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Paul Falsetto

Brian – that was a great article you wrote on the status of the Portland Building. I just so happen to come across it at the same time I was rereading the excellent book Frozen Music (1985, Gideon Bosker & Lena Lencek), specifically the chapter titled “Postmodern Face-off”. The authors describe the context surrounding the building’s design and construction, which sat fresh in their minds having written it a few short years after the building came on line.

From the beginning, the City required a design-build process for the Portland General Services Building, with a general contractor acting as lead consultant to ensure that budget, office layout, and energy efficiency would take precedent. To address the demand for a large building with a low initial budget that yielded low operating costs, the obvious direction was to design a simple box comprised of mostly insulated walls, covered with some sort of acceptable (and inexpensive) surface treatment. That is exactly what the Hoffman Construction/Michael Graves proposal provided, and along with a few not-so-subtle nudges from Philip Johnson, that team was awarded the contract.

Within a few short years the building began showing signs of engineering and construction failure. This failure extended into the interior, with Pietro Belluschi, a consistent critic of the building, asserting that “. . . when you go inside, it has no respect whatever for the people who have to work in it.”

Ironically, while the building was failing in many core construction categories, its aesthetic made it a stylistic landmark. The Portland Building became known for . . . well . . . being well known, much like a Kardashian. Is it a good building? Not really. Do you know and recognize it? Yup, absolutely. Its recognizance made it significant (and worthy of listing in the National Register), while its physical failings made it a general liability.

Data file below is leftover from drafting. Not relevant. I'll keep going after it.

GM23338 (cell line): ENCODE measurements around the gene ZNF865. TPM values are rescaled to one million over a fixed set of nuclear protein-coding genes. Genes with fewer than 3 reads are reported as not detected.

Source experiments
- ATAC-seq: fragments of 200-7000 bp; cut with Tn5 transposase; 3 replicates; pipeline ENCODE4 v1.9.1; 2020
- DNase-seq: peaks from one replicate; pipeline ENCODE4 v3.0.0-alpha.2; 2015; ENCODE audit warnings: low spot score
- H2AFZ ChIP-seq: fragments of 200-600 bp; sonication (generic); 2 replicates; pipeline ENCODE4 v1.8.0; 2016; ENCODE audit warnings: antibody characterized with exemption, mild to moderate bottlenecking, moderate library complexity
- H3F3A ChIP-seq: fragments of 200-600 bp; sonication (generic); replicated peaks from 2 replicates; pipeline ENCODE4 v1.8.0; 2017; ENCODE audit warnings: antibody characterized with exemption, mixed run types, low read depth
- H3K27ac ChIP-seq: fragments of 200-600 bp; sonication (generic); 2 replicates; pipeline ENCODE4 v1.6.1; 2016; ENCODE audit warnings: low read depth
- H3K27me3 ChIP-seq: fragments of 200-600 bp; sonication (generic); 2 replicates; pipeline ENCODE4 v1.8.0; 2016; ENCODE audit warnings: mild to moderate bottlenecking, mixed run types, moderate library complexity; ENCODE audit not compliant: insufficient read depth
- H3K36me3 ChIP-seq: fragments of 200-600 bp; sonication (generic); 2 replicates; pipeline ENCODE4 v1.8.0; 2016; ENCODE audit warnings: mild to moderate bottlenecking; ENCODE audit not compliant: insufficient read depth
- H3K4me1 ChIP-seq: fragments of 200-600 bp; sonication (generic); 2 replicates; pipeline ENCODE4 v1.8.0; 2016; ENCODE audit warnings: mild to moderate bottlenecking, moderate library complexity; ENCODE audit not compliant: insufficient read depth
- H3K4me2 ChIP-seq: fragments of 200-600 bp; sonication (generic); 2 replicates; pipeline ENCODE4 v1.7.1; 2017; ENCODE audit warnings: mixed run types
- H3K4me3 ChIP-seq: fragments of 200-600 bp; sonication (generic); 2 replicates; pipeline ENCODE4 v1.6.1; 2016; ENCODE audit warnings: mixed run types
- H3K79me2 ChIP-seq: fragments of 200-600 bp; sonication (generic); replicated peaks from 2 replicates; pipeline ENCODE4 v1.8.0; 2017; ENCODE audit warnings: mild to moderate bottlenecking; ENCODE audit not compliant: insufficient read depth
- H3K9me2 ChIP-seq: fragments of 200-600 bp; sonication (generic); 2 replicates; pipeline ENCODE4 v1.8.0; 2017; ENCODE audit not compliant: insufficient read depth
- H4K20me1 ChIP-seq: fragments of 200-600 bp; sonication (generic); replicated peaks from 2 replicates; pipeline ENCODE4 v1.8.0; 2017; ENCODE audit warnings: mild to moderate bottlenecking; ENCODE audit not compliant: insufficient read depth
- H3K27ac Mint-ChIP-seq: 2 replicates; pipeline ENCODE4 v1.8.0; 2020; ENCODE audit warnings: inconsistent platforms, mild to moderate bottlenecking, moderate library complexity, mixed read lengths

Fast forward to current times, with the City compelled to address the building deterioration by evaluating three options: sell the building and site; demolish it and build new; or conduct a full rehabilitation. Much to their credit, the third option was selected, with the added mandate to not just repair the building, but to actually fix it. In a way, this current City Council was forced to fix the sins of the 1980s Council, and to the tune of over $200M.

The rehabilitation project requires changes to the building’s envelope, disrupting or removing and replicating the original aesthetic elements. To continue (to death) the earlier metaphor, this Kardashian is getting a facelift. This strategy is pretty much a cardinal sin in the historic preservation field, but makes very good sense in envelope design. The big question to ask is this: though losing its material integrity, does the Portland Building retain its aesthetic integrity? If that answer is seen as ‘yes’, or even ‘mostly yes’ then maybe this tradeoff is a good and proper one. In the long run, creating a new and healthy Portland Building that accommodates contented tenants might be considered our gift to future Portlanders, and that is something they might consider to be truly worthy of significance.

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